5 Things About Health Insurance that Drive Consumers Crazy

And what Tufts Health Plan is doing to address them

smiling woman looking at tablet

We may be a health plan, but that doesn’t mean we don’t understand consumers’ frustrations when it comes to choosing, managing and paying for their care.

Pricing confusion, high drug costs, enrollment stress and information gaps—they’re issues frequently mentioned in surveys and studies as sources of consumer dissatisfaction when it comes to health insurance. At Tufts Health Plan, we get it—and we’re taking meaningful action. Below are five of the most common consumer complaints, and how we’re addressing them.

1. The Problem: Lack of transparency

One of the major frustrations of health care for members and employers alike is how difficult it is to find out in advance how much various medical services and prescriptions cost. Providers and pharmacies rarely make pricing information available up front, in part because the amount they charge varies based on what they negotiate with different health plans.

Costs for the same service can vary significantly between different providers and facilities, even within the same geographic area. The same goes for prescription drug prices, which can vary by pharmacy, manufacturer, and dosage. As a result, consumers have little choice but to choose their medical care based on factors like convenience, past experience with a provider or recommendations from friends and family.

What’s telling, however, is that when consumers do try to research prices, they’re generally looking for the best value, not necessarily the lowest price.1 If it were easier to do that, it would not only benefit them directly, but could also benefit employers by driving premium prices lower.

Our Solution: Treatment Cost Estimator tool

We don’t think anyone should be in the dark when it comes to planning for health care costs. That’s why we developed our Treatment Cost Estimator tool. This simple-to-use tool lets members compare costs of services, facilities and doctors and get out-of-pocket cost estimates for procedures. Members can see costs and services for the entire timeline of care for a given treatment, from diagnosis through follow-up, including medications, for a big picture view of the costs they may encounter. Members who use the cost estimator tool also have the opportunity to earn rewards in the form of gift cards when they choose high value providers.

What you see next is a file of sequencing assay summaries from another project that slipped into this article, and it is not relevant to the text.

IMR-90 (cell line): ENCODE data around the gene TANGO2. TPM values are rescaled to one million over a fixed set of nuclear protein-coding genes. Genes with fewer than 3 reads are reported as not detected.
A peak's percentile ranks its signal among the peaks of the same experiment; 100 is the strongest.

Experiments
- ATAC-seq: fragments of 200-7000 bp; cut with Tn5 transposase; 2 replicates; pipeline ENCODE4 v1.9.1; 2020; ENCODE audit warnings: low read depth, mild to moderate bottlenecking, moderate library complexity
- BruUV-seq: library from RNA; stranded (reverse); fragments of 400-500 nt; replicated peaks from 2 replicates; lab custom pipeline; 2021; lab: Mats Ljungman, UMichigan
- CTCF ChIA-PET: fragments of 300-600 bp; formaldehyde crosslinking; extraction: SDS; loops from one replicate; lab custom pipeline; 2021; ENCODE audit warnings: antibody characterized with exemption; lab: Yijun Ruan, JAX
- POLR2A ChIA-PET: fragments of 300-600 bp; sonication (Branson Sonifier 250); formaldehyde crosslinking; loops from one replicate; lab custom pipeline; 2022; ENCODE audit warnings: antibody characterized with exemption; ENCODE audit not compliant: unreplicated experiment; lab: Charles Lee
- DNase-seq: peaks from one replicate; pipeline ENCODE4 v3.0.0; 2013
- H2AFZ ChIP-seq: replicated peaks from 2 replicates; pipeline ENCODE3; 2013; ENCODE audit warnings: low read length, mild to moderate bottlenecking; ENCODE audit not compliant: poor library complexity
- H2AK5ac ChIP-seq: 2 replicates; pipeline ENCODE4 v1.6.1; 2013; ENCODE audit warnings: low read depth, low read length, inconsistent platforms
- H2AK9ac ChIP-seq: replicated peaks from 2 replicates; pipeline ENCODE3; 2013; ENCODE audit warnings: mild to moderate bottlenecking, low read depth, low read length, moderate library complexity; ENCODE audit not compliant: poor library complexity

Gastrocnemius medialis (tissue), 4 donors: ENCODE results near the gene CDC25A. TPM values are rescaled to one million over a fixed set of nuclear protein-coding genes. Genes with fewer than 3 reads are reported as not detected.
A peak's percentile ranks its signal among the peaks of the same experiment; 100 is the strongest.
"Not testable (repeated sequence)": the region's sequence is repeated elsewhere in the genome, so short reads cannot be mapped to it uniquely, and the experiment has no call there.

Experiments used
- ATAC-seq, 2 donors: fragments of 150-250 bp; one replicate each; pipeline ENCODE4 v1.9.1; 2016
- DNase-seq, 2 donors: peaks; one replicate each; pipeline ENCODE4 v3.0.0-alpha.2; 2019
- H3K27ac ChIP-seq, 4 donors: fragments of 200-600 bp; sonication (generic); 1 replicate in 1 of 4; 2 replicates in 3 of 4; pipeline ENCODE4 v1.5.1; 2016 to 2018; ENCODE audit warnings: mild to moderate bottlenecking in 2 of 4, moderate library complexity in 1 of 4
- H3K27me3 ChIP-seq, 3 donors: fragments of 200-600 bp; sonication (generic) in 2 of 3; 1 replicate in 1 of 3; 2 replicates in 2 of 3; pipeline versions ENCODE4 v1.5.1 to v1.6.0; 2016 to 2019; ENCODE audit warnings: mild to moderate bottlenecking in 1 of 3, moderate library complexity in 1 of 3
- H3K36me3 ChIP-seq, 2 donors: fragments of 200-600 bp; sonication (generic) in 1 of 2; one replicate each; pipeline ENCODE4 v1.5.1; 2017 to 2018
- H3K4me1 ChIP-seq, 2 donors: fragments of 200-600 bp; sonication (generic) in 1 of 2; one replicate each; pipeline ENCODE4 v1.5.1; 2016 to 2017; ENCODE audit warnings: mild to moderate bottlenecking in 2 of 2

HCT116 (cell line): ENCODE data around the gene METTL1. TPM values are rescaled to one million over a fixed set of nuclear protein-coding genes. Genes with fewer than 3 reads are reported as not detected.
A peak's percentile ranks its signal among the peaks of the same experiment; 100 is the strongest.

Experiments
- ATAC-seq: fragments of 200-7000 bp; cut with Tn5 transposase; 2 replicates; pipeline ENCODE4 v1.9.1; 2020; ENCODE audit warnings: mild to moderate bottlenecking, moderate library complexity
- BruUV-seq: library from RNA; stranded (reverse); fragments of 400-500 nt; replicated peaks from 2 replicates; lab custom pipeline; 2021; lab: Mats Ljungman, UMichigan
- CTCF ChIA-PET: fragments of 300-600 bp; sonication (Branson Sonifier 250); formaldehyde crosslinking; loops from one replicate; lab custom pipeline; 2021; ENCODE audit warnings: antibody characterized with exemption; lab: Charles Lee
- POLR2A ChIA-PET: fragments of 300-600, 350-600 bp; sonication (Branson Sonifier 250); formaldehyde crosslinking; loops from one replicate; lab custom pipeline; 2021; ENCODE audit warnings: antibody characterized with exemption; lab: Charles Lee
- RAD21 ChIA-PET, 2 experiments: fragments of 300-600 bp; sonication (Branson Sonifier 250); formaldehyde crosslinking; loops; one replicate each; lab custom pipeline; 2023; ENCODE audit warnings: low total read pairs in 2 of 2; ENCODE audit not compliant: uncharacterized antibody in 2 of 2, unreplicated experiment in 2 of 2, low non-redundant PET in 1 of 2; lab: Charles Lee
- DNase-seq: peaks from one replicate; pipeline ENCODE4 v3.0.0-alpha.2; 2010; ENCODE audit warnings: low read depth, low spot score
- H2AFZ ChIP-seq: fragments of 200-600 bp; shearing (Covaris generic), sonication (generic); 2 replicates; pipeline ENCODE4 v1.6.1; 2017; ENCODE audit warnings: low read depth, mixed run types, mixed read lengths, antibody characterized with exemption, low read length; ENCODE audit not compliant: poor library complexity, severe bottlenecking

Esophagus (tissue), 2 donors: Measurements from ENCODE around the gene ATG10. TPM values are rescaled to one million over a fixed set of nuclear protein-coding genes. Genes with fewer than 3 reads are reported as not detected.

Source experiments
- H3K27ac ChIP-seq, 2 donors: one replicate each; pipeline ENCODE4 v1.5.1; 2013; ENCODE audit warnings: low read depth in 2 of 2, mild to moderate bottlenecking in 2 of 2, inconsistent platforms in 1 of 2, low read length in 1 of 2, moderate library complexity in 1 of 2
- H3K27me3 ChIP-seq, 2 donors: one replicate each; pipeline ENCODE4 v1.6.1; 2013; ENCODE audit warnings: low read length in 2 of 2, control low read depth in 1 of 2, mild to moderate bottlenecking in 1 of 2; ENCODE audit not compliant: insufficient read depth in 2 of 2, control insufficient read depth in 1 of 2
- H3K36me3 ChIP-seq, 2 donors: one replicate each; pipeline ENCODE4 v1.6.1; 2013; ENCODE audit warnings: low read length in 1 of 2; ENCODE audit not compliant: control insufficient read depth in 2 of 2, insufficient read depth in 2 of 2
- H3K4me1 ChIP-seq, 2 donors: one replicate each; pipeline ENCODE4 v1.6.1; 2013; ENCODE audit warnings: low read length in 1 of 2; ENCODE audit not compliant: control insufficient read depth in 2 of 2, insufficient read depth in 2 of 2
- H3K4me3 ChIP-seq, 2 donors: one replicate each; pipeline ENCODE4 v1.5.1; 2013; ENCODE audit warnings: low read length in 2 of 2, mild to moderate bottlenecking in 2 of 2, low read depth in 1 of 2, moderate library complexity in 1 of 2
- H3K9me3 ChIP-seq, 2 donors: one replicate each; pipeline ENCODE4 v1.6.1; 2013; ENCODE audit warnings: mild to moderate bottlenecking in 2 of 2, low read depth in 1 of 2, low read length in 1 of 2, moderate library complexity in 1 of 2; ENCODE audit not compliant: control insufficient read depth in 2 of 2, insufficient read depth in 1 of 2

2. The Problem: The high cost of prescription drugs

The U.S. spends nearly $334 billion a year on prescription drugs2 with the average American spending $1,200 per year on prescription drug co-pays alone.3 Out-of-pocket costs for many drugs continue to increase, to the point where some consumers have to cut back in other areas of their household spending or use credit cards more often so they can afford prescriptions.4 According to the Centers for Medicare and Medicaid Services, overall prescription drug spending in America will continue to grow at an average of 5.6 percent annually until 2027.5